Smita's story in and of itself is tragic and horrifying, but it is Meena's story that I want to hear more of. Smita's story is of strife between faiths, and times when friends and neighbors betrayed each other in the name of religion. Meena's story is of the strife between two faiths and even more so about the plight of women - women of any faith in a rigid, male dominated society. Smita's story is of a terrifying, horrifying, life altering event as a child, but it is about a way out and life - even a good life - after. Meena's story is about a lifetime of subjugation and abuse with no foreseeable way out. Smita's story is a reflection back on tragedy and the way in which a decision can alter the trajectory of an entire life. Meena's story is an ongoing tragedy. Not to mitigate the trauma in Smita's story, but I am drawn more to Meena's story. The fact that the books begins and ends with Smita highlights that disparity in focus even more starkly.

Nevertheless, both women are memorable characters, and the events described so tragic that the book will stay with me for a long time.

About the Author

Thrity Umrigar is the bestselling author of eight novels, including The Space Between Us, which was a finalist for the PEN/Beyond Margins Award, as well as a memoir and three picture books. Her books have been translated into several languages and published in more than fifteen countries. She is the winner of a Lambda Literary Award and a Seth Rosenberg Award and is Distinguished Professor of English at Case Western Reserve University. A recipient of the Nieman Fellowship to Harvard, she has contributed to the Boston Globe, the Washington Post, the New York Times and Huffington Post.

About the Book

The bestselling author of the PEN/Beyond Margins Award finalist The Space Between Us and eight other critically acclaimed novels that have been published in over fifteen countries, Thrity Umrigar has long been known as an author with “an uncanny ability to look deeply into the human heart and find the absolute truth of our lives” (Luis Alberto Urrea). Now, it is with great excitement that we welcome Umrigar to the Algonquin list with HONOR (Publication Date: January 4th, 2022; $26.95), her ninth novel in a remarkably accomplished career. Returning to subjects that have long haunted her work—the complex relationship between women of different classes, the power of privilege and wealth, and the lively, frenetic energy of Mumbai—Umrigar’s HONOR is a “powerful, important, unforgettable book” (Cheryl Strayed) that shows she is working at the height of her extraordinary talents. As New York Times bestselling author Lisa Wingate says, “In the way A Thousand Splendid Suns told of Afghanistan’s women, Umrigar tells a story of India with the intimacy of one who knows the many facets of a land both modern and ancient... A place where love can sometimes involve the peril of defying convention, and ultimately risking everything for what matters most.”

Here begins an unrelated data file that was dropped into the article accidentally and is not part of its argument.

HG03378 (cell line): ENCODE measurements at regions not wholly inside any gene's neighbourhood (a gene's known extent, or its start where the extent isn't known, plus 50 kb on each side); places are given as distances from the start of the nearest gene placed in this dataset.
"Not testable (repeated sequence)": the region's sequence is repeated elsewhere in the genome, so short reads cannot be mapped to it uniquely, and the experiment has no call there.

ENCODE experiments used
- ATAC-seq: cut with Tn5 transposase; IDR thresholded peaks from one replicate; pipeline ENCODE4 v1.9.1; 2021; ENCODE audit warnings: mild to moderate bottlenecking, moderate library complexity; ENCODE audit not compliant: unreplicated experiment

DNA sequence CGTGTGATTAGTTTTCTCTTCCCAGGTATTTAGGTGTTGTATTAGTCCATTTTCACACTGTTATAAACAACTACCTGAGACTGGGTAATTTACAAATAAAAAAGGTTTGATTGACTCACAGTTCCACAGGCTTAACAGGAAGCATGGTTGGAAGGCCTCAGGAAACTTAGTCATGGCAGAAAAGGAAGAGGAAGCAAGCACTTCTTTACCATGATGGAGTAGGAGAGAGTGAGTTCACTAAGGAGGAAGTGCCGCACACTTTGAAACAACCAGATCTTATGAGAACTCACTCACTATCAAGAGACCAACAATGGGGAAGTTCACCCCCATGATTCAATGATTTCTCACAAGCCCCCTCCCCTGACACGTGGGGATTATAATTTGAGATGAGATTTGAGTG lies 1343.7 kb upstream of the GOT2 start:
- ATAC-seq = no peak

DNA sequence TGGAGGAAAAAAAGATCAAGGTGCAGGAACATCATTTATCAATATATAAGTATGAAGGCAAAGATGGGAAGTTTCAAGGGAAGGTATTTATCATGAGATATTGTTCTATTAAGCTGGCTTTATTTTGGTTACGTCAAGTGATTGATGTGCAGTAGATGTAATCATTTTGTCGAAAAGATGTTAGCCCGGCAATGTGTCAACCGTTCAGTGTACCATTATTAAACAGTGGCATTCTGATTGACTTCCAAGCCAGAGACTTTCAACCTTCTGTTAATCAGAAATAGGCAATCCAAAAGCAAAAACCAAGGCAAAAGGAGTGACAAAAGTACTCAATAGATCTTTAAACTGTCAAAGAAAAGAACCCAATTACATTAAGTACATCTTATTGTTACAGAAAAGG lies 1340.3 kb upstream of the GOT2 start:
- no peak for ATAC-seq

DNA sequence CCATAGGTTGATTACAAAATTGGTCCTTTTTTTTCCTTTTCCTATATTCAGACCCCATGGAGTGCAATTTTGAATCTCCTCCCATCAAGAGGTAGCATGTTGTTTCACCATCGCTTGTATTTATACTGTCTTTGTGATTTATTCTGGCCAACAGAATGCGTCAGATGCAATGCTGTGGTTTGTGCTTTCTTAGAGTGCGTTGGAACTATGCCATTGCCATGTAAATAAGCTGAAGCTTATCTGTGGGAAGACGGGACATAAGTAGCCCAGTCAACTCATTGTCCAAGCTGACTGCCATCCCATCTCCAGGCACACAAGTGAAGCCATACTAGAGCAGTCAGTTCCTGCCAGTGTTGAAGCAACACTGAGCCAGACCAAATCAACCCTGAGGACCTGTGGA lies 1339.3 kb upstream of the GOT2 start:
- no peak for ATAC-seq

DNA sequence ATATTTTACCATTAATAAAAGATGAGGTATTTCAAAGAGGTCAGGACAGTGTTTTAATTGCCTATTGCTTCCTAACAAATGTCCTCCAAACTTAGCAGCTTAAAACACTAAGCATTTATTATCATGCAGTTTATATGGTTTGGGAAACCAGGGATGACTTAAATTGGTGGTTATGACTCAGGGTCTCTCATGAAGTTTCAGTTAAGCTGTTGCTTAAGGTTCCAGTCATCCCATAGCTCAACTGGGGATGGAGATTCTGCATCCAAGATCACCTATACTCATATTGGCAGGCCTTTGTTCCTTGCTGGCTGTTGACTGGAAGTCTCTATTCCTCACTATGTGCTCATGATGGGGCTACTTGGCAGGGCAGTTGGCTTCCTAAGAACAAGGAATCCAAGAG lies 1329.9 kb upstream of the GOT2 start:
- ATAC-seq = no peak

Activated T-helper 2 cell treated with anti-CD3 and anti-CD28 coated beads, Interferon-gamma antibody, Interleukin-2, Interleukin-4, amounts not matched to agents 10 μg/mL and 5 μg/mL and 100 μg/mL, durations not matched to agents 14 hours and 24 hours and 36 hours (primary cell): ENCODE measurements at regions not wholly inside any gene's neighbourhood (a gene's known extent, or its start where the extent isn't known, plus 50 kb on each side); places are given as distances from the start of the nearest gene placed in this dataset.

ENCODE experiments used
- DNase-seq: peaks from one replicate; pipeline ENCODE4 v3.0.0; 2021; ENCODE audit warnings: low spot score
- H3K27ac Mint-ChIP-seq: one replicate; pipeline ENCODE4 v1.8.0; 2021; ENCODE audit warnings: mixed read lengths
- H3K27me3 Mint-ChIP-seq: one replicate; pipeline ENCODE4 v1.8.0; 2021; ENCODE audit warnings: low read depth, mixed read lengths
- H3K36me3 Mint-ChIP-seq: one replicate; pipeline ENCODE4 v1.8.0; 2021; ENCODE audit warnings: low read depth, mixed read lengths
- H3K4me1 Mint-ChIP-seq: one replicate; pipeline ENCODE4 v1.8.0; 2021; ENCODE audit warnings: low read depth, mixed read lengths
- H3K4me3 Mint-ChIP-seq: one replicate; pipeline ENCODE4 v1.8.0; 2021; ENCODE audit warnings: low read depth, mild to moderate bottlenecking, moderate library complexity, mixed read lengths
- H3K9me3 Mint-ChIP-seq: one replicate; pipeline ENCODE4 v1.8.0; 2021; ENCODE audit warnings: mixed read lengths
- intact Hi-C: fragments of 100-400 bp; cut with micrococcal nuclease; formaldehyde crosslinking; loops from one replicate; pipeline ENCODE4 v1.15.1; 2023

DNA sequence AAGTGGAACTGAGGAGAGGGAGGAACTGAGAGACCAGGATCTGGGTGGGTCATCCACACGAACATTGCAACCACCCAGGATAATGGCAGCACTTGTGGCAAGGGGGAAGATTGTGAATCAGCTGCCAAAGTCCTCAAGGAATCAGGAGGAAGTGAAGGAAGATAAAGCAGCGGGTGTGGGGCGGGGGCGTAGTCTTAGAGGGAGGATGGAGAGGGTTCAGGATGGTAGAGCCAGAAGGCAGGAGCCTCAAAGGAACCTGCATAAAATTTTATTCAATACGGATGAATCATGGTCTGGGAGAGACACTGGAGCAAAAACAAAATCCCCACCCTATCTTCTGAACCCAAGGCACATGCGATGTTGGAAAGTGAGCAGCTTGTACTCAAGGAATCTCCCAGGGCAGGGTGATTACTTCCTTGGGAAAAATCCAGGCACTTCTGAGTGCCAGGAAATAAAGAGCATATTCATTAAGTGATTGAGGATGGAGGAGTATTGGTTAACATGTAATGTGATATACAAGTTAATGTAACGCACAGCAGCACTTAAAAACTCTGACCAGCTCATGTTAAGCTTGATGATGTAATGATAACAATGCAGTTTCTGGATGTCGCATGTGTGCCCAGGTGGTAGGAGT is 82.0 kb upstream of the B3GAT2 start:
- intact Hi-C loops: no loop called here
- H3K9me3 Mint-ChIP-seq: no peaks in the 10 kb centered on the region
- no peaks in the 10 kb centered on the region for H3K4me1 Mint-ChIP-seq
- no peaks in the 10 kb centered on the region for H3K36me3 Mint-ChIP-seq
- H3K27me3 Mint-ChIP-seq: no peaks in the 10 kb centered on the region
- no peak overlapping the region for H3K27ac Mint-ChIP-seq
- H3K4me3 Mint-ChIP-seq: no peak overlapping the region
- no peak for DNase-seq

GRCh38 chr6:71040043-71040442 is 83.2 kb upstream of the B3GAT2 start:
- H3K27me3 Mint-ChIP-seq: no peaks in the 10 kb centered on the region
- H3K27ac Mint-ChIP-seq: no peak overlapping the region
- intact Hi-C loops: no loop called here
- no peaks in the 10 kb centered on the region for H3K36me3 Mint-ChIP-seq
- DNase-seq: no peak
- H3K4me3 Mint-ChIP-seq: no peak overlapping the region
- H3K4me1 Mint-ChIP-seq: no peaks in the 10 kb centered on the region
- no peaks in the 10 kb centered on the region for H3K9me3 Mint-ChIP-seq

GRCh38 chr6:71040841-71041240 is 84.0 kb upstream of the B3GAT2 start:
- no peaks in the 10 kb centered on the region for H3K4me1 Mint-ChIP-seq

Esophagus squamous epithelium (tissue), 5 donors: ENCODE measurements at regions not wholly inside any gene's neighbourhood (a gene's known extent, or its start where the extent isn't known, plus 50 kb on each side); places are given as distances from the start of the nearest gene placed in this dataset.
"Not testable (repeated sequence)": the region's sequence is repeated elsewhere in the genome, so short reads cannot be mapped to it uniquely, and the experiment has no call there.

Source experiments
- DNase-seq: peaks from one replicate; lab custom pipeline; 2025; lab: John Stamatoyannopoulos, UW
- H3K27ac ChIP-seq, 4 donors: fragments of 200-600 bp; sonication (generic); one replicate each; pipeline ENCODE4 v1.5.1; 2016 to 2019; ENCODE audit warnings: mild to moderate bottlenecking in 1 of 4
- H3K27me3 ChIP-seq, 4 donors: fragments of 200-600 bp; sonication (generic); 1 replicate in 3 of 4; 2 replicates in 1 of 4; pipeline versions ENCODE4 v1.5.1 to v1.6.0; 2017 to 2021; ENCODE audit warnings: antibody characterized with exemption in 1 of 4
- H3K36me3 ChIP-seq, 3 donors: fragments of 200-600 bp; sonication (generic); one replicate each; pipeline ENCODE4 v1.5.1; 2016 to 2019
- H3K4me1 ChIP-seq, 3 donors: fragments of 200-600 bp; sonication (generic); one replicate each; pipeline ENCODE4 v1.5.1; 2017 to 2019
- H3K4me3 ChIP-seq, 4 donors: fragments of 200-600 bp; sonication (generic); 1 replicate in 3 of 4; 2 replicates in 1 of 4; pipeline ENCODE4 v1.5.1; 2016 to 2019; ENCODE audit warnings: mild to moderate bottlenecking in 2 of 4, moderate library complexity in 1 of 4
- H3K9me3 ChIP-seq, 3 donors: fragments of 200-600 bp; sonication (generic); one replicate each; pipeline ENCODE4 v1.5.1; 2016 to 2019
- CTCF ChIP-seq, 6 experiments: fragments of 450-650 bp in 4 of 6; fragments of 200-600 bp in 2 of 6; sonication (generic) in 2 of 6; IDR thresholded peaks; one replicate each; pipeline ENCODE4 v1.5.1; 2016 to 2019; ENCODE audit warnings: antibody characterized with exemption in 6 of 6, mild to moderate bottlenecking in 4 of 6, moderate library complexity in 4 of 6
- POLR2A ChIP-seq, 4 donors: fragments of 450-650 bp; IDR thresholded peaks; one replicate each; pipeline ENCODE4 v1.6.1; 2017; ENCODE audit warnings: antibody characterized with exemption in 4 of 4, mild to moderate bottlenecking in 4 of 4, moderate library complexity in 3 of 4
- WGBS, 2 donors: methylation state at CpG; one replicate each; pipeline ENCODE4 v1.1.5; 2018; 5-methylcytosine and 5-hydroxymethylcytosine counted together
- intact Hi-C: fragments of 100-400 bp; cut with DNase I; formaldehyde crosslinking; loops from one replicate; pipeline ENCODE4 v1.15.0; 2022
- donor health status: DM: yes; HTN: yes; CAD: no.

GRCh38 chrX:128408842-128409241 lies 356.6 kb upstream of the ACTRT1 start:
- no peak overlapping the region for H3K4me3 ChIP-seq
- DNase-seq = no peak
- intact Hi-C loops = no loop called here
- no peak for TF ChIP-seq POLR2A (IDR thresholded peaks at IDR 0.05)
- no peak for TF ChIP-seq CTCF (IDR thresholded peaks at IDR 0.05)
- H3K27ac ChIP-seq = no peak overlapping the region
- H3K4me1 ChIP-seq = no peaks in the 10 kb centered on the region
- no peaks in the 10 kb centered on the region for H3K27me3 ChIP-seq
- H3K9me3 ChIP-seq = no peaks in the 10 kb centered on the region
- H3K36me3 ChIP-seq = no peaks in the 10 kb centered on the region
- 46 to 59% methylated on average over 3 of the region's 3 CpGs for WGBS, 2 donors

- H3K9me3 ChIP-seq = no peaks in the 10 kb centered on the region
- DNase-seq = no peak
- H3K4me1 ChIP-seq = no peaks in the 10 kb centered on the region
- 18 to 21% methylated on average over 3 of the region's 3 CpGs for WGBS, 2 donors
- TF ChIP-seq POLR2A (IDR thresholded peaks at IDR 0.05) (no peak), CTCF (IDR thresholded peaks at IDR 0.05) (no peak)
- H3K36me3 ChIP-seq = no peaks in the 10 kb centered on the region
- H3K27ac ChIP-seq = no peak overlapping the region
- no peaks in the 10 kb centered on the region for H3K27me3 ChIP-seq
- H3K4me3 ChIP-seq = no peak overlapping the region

When a young Hindu woman is brutally tortured for marrying a Muslim man, and her husband murdered, Indian-American journalist Smita travels to India to cover the story of the young widow, Meena, and her attackers—her own brothers, who feel their sister’s forbidden marriage brought unforgivable shame to the family. Returning to Mumbai for the first time in twenty years, Smita sees a country entrenched in outdated beliefs about caste, religion, and patriarchy, a country where a woman can meet violence for exercising any amount of autonomy. But Smita’s harsh assessment of modern India is complicated by Mohan, a lifelong Mumbai resident with progressive ideals and a fierce love of his country who becomes her unofficial partner in her quest to bring awareness to the tragedy. As Smita works for justice on behalf of Meena and her infant daughter, she must also reckon with the privilege she now has as an American—and finally face the trauma that led to her own family fleeing India all those years ago.